Sleepy Hollow and Tarrytown Designated as a “Yellow” COVID Micro-Cluster

November 19, 2020

By Barrett Seaman—

Given the steady rise over recent weeks in the number of active cases in each village—particularly Sleepy Hollow—the announcement by Governor Cuomo on Thursday that both communities, along with New Rochelle, Yonkers, Ossining and Peekskill, have qualified as micro-clusters comes as no surprise. The designation signals that the infection rates in these communities has topped 2.5% on average over seven days. The state describes a Yellow Zone as “precautionary,” which brings with it heightened restrictions, specifically:

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*No more than four persons at a table in restaurants that must close at 10:00 p.m.;

*No private gatherings of more than 10 persons;

*No other gatherings of more than 25 persons;

*50% of capacity in houses of worship;

*Schools that remain open must have 20% of students, faculty and staff tested after two weeks until they lower the infection rate to acceptable levels.

A community that surpasses 3% would qualify as an Orange Zone. Currently, only Portchester is so designated in Westchester. To qualify for Red Zone status, the most serious category, a community would have to have a 4% infection rate.

To be relieved of the restrictions imposed by designation as a micro-cluster, a community must demonstrate a “decline in positivity (daily seven-day rolling average) over a 10-day period AND have positivity below 1.5% (seven-day rolling average) for at least three consecutive days at the end of the 10-day period,” according to the State Department of Health metrics.


That will be hard in a county that continues to show rising infection rates. The seven-county Mid-Hudson region as a whole has an infection rate of 3.8%. Westchester County is at 4%.  As of Wednesday night, Sleepy Hollow had 75 active cases, including nine new; Tarrytown had 32 active and one new. Dobbs Ferry, which is also running high, had 42 active cases. By one approximate calculation, Sleepy Hollow’s infections, as a percentage of those tested, was close to 5%—and perhaps as high as 7.5%, while Tarrytown was 1.85%. By that measure, Sleepy Hollow could qualify as either an Orange or even a Red Zone.

At first, officials in the two villages did not know exactly which parts of their communities were covered by the Yellow Zone designation and which were not. But on Thursday afternoon, state officials did provide a map showing that the zone encompassed everything from the northern border of Sleepy Hollow village (excluding the Manors) down to Franklin Street in Tarrytown, and from the Hudson River to the top of Neperan Avenue and Wilson Park.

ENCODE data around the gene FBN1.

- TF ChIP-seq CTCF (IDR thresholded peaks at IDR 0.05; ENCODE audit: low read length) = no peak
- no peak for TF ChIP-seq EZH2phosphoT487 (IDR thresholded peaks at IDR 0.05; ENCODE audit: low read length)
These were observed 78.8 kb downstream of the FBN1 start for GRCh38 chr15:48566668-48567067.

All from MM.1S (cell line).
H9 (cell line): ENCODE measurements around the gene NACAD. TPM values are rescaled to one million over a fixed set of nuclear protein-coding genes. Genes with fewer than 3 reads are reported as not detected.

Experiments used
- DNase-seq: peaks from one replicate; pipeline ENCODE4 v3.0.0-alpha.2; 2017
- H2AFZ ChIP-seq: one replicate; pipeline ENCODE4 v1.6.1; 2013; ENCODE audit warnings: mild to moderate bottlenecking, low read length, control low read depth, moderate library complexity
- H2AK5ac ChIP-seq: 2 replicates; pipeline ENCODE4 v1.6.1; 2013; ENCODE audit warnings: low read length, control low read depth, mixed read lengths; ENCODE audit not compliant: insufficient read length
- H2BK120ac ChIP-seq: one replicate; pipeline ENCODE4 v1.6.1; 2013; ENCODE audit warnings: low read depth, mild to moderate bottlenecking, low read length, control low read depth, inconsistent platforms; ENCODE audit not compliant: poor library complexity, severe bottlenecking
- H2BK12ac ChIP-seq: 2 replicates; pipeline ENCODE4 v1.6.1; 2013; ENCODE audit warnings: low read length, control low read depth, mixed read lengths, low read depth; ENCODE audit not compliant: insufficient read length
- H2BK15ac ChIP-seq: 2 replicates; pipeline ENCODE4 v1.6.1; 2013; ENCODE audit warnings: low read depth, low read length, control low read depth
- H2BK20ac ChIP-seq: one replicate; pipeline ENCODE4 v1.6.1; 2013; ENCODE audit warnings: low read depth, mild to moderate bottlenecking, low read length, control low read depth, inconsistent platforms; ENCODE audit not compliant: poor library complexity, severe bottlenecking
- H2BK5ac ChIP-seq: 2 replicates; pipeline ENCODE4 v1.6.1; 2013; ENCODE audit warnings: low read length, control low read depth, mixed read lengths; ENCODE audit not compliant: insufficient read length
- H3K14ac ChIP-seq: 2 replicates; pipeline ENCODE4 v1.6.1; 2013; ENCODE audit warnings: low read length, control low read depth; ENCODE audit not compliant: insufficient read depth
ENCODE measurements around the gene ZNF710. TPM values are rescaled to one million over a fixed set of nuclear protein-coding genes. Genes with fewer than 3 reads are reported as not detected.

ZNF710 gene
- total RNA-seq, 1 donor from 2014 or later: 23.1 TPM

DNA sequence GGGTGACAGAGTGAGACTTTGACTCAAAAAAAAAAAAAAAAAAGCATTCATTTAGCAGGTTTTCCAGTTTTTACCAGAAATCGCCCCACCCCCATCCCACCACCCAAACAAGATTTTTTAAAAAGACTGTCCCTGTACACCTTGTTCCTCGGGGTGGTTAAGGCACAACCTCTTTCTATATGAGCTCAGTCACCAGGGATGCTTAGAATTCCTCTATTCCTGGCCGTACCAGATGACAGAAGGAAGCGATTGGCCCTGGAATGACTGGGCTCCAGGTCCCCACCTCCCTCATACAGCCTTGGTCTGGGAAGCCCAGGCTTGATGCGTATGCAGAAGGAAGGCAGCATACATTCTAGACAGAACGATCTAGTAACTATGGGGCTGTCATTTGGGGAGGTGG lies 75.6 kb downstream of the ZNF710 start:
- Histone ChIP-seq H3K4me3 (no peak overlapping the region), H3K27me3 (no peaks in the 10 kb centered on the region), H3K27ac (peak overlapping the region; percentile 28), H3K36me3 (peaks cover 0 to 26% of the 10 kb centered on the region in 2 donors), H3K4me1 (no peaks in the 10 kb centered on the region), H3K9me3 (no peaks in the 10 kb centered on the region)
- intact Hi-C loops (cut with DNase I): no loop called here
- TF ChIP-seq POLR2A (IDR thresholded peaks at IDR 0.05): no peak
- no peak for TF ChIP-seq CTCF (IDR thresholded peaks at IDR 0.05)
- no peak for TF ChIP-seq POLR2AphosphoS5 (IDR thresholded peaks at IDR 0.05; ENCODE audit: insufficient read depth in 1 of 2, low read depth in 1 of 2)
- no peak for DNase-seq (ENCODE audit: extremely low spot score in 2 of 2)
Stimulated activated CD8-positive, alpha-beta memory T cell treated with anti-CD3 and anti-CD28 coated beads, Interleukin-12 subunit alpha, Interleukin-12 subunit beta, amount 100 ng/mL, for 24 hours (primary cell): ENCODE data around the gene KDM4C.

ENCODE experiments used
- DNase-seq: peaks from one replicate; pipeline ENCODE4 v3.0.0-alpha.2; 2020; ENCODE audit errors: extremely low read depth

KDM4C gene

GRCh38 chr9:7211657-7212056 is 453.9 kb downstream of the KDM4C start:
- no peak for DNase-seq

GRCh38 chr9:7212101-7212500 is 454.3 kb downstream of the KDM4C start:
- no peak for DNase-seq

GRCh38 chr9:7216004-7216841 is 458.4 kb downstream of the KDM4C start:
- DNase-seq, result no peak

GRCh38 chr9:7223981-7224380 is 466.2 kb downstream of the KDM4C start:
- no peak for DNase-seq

The public school district, which spans both villages, was scheduled to reopen Friday, November 20, after completing a 14-day quarantine period following the Halloween outbreak that infected 17 students. Following the governor’s announcement, however, Superintendent Chris Borsari informed the district community that, “As a result of this designation, and to allow time for us to dialogue with village, county, and state officials, all schools and students in the District will operate on an all-remote instructional model tomorrow, Friday, November 20, 2020.” He also promised to update the community on Saturday what the plans will be going forward. “In the meantime,” wrote Borsari, “it is critically important that we take this designation, and the growing infection rate it represents, seriously if we are to reopen our schools and keep our community safe.” With Thanksgiving now a week away, it would not be surprising if the schools stayed closed past the holidays.

Up and down the rivertowns, the mood is one of caution and concern. Dobbs Ferry announced that, as of Saturday, Village Hall would henceforth be open by appointment only. A drop box is available for residents to drop off applications, payments or paperwork, or otherwise call various village departments and leave messages.

For the county as a whole, County Executive George Latimer announced the launch of a new series of Public Service Announcements (PSAs) in both Spanish and English that will be delivered through flyers, robocalls and on local TV channels. They urge citizens to remain vigilant and practice proper social distancing. Latimer said,  “Our outreach includes public communication with individuals. If we fail to reach people, if they fail to modify their behavior to suit the crisis of the day, then the crisis continues.”

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